• If you want more, you can use a DPDT on-on-on switch like the DiMarzio “multi-sound switch” to get all three sounds from your bridge humbucker. This operation can’t be done from a push-pull or push-push pot—you need an additional 3-way toggle for this.
  • If you want all four possible sounds from your bridge humbucker, an additional rotary switch is the way to go. We discussed this just a few months ago in “Mod Garage: How to Triple Shot Your Humbuckers.”

That’s where the pro version kicks in, replacing the standard 5-way switch with a “super switch” that has four individual switching stages instead of only two, eliminating the two peeves from the basic auto-split wiring.

Please note: This is only possible with a humbucker sporting 4-conductor wiring. You can’t do this with a humbucker with traditional 2-conductor wiring!

Of course, there are players who don’t need all the gadgets. They simply want a powerful humbucker tone in the bridge position and the typical traditional Strat tones from all the other switching positions, including the in-between position of the bridge plus middle pickup. The auto-split wiring is perfect for these players because it’s a set-and-forget situation.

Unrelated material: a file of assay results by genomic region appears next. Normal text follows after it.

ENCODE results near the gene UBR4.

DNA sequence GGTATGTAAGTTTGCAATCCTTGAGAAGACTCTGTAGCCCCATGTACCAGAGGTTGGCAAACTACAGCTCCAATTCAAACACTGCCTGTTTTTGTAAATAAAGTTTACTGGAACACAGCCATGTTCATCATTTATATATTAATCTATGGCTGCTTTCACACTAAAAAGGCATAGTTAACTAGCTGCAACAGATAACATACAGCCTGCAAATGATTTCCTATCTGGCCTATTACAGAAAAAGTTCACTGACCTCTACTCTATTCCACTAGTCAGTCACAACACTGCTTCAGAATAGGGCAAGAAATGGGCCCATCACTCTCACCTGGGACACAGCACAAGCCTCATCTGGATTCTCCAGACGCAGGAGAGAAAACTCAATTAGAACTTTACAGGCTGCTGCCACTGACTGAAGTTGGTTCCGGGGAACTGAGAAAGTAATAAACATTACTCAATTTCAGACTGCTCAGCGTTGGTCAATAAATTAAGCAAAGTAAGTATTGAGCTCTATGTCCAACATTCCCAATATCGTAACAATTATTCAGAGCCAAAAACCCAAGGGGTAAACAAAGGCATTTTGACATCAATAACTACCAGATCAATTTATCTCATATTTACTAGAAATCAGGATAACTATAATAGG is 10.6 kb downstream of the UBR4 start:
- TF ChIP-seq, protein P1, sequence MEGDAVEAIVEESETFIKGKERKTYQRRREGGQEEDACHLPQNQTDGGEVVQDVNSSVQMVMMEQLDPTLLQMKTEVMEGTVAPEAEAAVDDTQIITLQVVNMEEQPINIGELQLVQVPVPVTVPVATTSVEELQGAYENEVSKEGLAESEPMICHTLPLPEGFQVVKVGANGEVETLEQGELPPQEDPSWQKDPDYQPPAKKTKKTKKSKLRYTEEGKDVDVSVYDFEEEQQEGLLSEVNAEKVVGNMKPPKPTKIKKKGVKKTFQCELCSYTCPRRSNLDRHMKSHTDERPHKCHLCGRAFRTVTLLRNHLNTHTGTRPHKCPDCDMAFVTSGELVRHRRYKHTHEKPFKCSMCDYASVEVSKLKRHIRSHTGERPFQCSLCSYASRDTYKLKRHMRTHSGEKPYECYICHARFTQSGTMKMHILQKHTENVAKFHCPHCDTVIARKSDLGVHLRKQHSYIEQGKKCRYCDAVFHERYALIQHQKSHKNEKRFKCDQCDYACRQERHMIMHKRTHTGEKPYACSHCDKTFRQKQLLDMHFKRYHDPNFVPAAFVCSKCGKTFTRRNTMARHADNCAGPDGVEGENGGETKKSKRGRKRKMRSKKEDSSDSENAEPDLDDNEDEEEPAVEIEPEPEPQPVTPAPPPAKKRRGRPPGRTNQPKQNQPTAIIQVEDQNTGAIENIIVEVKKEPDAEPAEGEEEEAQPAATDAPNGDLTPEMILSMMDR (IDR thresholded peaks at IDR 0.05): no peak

What will happen without the auto-split wiring when dialing in the bridge humbucker together with the middle single-coil pickup in parallel? You won’t hear a big difference in sound compared to the bridge humbucker alone, simply because usually the bridge humbucker is a lot louder compared to the single-coil and will dominate the tone by out-acting the single-coil. To combat this problem, the auto-split wiring will automatically (hence the name) split the humbucker into a single-coil by shutting down the other coil to ground for a traditional in-between sound of both pickups, like we all know from a regular SSS-configured Strat. The switching matrix of the auto-split wiring looks like this:

  • Bridge humbucker with both coils in series for full humbucker operation
  • Bridge humbucker split + middle single-coil in parallel
  • Middle single-coil
  • Middle + neck single-coil in parallel
  • Neck single-coil